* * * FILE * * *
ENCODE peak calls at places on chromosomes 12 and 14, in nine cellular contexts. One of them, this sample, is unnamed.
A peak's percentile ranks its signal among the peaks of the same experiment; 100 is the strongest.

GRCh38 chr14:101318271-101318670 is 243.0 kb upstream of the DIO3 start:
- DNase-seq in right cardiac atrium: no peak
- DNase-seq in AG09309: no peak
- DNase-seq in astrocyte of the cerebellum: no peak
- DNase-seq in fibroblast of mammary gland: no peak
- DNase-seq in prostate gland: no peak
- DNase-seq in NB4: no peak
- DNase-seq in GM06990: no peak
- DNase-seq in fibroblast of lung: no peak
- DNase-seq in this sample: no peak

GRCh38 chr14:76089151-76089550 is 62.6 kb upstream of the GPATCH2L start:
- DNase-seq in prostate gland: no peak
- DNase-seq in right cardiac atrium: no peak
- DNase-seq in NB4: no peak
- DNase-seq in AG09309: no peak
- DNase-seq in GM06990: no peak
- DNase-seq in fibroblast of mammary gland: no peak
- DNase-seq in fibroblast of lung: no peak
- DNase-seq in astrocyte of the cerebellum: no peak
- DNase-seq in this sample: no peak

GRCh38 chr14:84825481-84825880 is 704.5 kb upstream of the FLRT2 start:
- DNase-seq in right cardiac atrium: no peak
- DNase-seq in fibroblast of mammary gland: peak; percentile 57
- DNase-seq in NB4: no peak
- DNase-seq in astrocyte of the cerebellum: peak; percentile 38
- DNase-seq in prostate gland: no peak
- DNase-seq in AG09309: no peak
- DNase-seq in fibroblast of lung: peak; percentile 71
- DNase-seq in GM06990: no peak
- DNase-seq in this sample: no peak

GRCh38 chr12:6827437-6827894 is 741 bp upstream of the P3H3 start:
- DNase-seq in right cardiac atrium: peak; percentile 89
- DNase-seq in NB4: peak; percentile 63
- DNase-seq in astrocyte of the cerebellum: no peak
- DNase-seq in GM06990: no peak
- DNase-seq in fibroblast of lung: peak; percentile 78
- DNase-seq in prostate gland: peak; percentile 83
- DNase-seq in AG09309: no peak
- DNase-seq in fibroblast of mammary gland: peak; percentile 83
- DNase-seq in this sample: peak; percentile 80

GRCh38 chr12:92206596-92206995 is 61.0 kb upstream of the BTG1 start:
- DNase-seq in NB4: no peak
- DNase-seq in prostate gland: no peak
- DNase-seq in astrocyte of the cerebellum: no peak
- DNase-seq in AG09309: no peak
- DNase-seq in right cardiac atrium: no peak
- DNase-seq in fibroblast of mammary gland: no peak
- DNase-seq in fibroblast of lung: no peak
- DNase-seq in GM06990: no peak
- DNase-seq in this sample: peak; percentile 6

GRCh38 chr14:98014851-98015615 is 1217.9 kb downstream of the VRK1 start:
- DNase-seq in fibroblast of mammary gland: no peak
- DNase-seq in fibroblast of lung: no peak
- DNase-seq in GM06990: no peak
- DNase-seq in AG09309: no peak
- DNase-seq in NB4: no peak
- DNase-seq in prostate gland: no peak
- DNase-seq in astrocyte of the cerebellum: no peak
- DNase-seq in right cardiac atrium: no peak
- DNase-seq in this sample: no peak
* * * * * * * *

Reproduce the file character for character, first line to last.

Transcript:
ENCODE peak calls at places on chromosomes 12 and 14, in nine cellular contexts. One of them, this sample, is unnamed.
A peak's percentile ranks its signal among the peaks of the same experiment; 100 is the strongest.

GRCh38 chr14:101318271-101318670 is 243.0 kb upstream of the DIO3 start:
- DNase-seq in right cardiac atrium: no peak
- DNase-seq in AG09309: no peak
- DNase-seq in astrocyte of the cerebellum: no peak
- DNase-seq in fibroblast of mammary gland: no peak
- DNase-seq in prostate gland: no peak
- DNase-seq in NB4: no peak
- DNase-seq in GM06990: no peak
- DNase-seq in fibroblast of lung: no peak
- DNase-seq in this sample: no peak

GRCh38 chr14:76089151-76089550 is 62.6 kb upstream of the GPATCH2L start:
- DNase-seq in prostate gland: no peak
- DNase-seq in right cardiac atrium: no peak
- DNase-seq in NB4: no peak
- DNase-seq in AG09309: no peak
- DNase-seq in GM06990: no peak
- DNase-seq in fibroblast of mammary gland: no peak
- DNase-seq in fibroblast of lung: no peak
- DNase-seq in astrocyte of the cerebellum: no peak
- DNase-seq in this sample: no peak

GRCh38 chr14:84825481-84825880 is 704.5 kb upstream of the FLRT2 start:
- DNase-seq in right cardiac atrium: no peak
- DNase-seq in fibroblast of mammary gland: peak; percentile 57
- DNase-seq in NB4: no peak
- DNase-seq in astrocyte of the cerebellum: peak; percentile 38
- DNase-seq in prostate gland: no peak
- DNase-seq in AG09309: no peak
- DNase-seq in fibroblast of lung: peak; percentile 71
- DNase-seq in GM06990: no peak
- DNase-seq in this sample: no peak

GRCh38 chr12:6827437-6827894 is 741 bp upstream of the P3H3 start:
- DNase-seq in right cardiac atrium: peak; percentile 89
- DNase-seq in NB4: peak; percentile 63
- DNase-seq in astrocyte of the cerebellum: no peak
- DNase-seq in GM06990: no peak
- DNase-seq in fibroblast of lung: peak; percentile 78
- DNase-seq in prostate gland: peak; percentile 83
- DNase-seq in AG09309: no peak
- DNase-seq in fibroblast of mammary gland: peak; percentile 83
- DNase-seq in this sample: peak; percentile 80

GRCh38 chr12:92206596-92206995 is 61.0 kb upstream of the BTG1 start:
- DNase-seq in NB4: no peak
- DNase-seq in prostate gland: no peak
- DNase-seq in astrocyte of the cerebellum: no peak
- DNase-seq in AG09309: no peak
- DNase-seq in right cardiac atrium: no peak
- DNase-seq in fibroblast of mammary gland: no peak
- DNase-seq in fibroblast of lung: no peak
- DNase-seq in GM06990: no peak
- DNase-seq in this sample: peak; percentile 6

GRCh38 chr14:98014851-98015615 is 1217.9 kb downstream of the VRK1 start:
- DNase-seq in fibroblast of mammary gland: no peak
- DNase-seq in fibroblast of lung: no peak
- DNase-seq in GM06990: no peak
- DNase-seq in AG09309: no peak
- DNase-seq in NB4: no peak
- DNase-seq in prostate gland: no peak
- DNase-seq in astrocyte of the cerebellum: no peak
- DNase-seq in right cardiac atrium: no peak
- DNase-seq in this sample: no peak